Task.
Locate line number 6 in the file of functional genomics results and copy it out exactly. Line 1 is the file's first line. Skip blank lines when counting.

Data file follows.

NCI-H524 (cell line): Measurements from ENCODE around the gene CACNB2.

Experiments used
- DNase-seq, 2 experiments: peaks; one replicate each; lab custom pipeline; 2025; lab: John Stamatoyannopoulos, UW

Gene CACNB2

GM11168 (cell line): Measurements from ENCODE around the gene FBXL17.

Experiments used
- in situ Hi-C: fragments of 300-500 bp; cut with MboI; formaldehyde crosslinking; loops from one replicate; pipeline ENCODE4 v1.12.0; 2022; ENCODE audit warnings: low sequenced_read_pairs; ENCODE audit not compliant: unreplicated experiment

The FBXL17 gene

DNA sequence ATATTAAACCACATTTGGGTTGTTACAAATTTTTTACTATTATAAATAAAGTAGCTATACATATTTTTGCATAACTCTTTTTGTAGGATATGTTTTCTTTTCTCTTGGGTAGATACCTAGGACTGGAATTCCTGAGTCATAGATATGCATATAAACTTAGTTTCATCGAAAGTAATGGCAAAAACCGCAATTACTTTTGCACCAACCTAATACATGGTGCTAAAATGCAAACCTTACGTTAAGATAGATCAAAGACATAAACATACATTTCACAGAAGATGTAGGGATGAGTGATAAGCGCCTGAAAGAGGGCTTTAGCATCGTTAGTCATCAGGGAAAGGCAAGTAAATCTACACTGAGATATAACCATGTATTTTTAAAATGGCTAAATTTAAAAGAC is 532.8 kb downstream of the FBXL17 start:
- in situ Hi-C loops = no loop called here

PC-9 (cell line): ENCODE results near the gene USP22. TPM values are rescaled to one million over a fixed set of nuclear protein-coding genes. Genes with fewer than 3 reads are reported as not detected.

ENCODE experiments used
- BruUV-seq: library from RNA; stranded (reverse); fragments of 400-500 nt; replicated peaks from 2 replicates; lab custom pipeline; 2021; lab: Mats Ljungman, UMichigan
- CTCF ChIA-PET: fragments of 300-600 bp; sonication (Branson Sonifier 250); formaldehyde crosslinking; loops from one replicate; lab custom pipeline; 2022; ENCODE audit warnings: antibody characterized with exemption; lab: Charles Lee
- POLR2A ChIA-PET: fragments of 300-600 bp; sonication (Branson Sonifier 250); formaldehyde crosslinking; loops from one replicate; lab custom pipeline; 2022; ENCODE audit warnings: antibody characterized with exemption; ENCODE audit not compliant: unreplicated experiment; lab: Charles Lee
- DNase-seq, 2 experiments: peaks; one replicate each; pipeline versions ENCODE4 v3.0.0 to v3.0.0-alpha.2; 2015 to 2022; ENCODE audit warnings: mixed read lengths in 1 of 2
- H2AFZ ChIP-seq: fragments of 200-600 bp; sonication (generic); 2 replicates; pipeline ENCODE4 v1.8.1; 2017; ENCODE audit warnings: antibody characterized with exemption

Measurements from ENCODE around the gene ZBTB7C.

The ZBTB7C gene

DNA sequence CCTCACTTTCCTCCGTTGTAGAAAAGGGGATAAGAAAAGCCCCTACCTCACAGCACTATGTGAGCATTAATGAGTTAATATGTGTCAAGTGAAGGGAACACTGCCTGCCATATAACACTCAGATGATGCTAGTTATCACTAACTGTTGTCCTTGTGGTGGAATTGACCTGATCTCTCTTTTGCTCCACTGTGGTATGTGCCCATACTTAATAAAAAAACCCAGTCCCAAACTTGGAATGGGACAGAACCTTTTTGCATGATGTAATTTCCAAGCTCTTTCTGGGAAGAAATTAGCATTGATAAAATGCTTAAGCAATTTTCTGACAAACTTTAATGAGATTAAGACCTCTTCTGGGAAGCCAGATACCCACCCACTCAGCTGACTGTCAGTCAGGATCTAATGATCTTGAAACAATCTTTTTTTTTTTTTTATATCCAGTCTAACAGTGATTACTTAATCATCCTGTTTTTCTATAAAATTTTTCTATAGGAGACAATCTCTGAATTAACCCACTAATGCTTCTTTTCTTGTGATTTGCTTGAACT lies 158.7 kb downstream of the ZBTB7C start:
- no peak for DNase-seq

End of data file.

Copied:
Experiments used